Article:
Brain genes influence our eating habits, study finds

Differences in the genetic make-up of our brains may account for the particular food preferences people have and their varying ability to stick to diets, according to new research.

Credit: lassedesignen /

Gene variation, which occurs as a consequence of subtle differences in our DNA, is what makes each of us unique and understanding how these differences affect eating habits could lead to personalized diet plans that will increase the likelihood of people sticking to their optimal diets.

Presenting the findings on Saturday at the Experimental Biology Conference in Chicago, Silvia Berciano (Tufts University, Massachusetts) said the study is the first of its kind to look at how brain genes affect food intake and dietary preferences in healthy people.

Although studies have previously identified genes involved in anorexia, bulimia and other eating disorders, little is understood about how variation in these genes could impact on eating habits among other individuals.

For the current study, Berciano and colleagues performed genetic analysis of 818 men and women of European decent and used a questionnaire to collect information on their dietary habits. The team found that certain genes did indeed significantly influence people’s food preferences and eating behaviors.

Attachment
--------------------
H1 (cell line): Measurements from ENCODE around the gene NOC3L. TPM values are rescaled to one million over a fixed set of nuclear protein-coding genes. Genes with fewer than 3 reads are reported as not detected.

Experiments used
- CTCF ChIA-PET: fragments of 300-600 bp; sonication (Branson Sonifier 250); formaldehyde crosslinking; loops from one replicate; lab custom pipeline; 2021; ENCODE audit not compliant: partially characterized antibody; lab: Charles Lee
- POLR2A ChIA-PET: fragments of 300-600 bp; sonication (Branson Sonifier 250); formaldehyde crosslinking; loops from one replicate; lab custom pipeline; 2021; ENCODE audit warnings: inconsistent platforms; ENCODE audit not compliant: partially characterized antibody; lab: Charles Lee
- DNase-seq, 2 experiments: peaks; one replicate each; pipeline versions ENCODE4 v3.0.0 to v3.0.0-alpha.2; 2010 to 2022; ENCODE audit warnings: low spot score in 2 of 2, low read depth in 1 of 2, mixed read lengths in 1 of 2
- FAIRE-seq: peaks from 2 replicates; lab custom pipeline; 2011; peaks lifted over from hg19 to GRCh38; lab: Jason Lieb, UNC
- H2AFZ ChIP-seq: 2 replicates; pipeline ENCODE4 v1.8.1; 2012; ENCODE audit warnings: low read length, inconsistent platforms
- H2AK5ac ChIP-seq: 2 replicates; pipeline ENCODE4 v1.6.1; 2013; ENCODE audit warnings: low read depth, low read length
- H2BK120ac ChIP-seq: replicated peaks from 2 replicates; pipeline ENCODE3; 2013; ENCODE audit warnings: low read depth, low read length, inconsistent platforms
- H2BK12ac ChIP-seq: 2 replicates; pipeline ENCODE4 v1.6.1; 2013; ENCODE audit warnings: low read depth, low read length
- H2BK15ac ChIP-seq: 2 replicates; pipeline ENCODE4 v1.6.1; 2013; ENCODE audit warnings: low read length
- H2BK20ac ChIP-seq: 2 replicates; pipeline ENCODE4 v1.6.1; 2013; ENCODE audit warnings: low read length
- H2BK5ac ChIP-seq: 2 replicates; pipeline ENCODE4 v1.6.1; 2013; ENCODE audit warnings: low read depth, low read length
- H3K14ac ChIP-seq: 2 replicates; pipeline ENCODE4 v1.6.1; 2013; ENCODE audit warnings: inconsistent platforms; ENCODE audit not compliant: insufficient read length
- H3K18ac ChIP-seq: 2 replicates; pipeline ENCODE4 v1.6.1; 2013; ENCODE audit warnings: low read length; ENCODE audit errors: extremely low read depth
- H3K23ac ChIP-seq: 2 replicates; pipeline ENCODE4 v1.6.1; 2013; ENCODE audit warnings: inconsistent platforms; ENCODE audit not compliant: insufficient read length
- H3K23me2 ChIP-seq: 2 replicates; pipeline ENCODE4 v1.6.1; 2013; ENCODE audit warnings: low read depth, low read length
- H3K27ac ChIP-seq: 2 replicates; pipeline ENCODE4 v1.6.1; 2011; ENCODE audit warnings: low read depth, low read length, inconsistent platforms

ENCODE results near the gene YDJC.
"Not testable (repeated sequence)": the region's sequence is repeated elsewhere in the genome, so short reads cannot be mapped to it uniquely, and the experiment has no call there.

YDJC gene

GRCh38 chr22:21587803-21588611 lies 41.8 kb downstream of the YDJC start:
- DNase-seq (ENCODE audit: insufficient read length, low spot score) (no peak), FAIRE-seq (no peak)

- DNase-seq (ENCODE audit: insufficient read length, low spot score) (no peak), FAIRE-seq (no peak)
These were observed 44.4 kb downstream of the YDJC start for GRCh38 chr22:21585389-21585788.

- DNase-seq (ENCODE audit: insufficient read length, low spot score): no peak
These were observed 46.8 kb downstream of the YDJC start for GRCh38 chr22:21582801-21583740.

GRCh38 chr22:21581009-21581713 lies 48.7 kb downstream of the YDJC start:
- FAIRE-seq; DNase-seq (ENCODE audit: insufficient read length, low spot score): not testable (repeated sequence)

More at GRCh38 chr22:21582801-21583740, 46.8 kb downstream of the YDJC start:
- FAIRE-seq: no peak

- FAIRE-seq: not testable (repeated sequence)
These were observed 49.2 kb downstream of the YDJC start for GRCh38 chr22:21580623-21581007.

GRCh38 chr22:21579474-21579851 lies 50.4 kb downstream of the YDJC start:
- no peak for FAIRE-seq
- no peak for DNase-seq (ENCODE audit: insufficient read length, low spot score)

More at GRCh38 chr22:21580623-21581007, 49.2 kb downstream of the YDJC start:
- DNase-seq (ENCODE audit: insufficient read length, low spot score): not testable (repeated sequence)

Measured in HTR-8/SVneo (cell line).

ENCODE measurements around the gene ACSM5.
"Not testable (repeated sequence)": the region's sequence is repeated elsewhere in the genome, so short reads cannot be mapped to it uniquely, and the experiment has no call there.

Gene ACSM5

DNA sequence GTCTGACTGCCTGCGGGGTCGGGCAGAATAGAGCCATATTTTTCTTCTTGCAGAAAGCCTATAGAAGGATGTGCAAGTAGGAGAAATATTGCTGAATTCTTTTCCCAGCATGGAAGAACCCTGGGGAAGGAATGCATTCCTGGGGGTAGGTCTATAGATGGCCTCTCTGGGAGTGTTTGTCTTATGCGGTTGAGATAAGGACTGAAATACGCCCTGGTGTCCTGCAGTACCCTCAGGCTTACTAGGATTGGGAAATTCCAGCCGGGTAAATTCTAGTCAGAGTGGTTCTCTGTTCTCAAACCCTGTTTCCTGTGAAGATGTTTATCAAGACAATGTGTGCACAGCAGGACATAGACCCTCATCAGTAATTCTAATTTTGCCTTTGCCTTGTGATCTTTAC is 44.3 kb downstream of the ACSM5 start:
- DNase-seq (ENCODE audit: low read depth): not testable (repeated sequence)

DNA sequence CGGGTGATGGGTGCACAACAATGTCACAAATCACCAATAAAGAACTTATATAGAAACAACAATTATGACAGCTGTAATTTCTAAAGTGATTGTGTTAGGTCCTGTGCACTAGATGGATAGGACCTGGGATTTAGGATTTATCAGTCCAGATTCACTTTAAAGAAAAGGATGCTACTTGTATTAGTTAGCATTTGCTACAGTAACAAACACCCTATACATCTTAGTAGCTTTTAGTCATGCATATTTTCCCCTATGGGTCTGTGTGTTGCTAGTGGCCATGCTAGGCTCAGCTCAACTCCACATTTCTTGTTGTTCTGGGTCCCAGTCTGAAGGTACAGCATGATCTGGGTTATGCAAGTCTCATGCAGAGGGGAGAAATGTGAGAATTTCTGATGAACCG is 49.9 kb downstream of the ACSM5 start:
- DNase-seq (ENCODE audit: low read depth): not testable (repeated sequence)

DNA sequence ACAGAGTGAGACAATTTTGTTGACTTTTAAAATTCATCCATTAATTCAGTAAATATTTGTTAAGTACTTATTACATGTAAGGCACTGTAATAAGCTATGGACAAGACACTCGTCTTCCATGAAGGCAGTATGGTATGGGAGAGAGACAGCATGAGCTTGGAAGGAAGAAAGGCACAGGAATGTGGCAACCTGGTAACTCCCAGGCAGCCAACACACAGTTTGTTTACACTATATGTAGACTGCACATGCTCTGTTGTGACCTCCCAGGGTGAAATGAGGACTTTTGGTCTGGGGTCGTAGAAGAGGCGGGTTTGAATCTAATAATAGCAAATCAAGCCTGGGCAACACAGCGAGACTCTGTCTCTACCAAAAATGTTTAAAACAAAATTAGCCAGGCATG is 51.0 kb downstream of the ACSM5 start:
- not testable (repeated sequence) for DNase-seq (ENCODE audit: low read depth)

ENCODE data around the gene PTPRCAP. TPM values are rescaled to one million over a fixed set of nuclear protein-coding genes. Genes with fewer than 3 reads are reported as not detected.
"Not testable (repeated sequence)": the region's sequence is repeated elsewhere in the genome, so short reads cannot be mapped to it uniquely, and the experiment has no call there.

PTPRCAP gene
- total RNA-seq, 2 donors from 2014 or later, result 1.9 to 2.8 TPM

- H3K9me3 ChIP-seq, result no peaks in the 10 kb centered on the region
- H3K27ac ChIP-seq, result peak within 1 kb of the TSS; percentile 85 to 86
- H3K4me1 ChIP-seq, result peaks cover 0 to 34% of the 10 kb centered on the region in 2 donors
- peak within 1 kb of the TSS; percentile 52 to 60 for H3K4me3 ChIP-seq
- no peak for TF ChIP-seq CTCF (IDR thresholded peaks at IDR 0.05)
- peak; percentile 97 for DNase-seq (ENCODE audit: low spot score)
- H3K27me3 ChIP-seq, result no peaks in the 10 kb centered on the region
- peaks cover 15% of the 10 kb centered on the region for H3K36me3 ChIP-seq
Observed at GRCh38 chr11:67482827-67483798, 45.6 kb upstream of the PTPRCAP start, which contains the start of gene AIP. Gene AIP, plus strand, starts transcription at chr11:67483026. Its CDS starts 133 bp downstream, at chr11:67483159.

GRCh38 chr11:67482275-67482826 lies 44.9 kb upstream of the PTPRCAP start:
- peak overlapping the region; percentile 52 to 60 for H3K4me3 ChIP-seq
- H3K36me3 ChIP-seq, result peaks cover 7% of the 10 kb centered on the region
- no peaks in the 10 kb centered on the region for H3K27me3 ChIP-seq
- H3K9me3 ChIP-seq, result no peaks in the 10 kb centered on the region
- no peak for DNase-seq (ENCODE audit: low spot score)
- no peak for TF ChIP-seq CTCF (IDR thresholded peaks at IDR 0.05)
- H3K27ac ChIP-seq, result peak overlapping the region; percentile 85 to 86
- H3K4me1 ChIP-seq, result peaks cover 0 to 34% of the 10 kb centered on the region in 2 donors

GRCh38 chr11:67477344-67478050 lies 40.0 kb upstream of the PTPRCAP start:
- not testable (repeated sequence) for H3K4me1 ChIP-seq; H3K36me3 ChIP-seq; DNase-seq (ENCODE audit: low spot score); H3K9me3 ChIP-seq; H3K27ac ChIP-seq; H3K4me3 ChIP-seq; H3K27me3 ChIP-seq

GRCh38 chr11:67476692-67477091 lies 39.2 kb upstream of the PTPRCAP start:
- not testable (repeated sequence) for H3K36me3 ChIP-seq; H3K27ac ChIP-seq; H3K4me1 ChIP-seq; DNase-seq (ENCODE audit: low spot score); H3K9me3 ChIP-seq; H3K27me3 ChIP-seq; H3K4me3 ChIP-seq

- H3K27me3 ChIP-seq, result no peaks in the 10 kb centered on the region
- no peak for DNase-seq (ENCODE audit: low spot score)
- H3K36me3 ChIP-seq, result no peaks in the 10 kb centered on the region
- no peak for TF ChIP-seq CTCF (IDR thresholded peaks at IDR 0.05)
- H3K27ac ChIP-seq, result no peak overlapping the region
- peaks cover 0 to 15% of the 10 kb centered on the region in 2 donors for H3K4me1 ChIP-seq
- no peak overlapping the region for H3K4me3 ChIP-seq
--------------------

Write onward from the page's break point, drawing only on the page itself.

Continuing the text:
For example, vegetable and fiber intake were influenced by an obesity-associated gene and a high chocolate intake was associated with particular variants of the oxytocin receptor gene. Certain genes also played a role in the intake of fat and salt.

The knowledge gained through our study will pave the way to better understanding of eating behavior and facilitate the design of personalized dietary advice that will be more amenable to the individual, resulting in better compliance and more successful outcomes,"

Silvia Berciano, predoctoral fellow at the Universidad Autonoma de Madrid.

Next, the researchers intend to investigate population groups with different characteristics and of different ethnicities. They also plan to explore whether the genes they have identified as being involved with food intake are associated with increased disease risk or health issues.


Sally Robertson

Written by

Sally Robertson

Sally first developed an interest in medical communications when she took on the role of Journal Development Editor for BioMed Central (BMC), after having graduated with a degree in biomedical science from Greenwich University.


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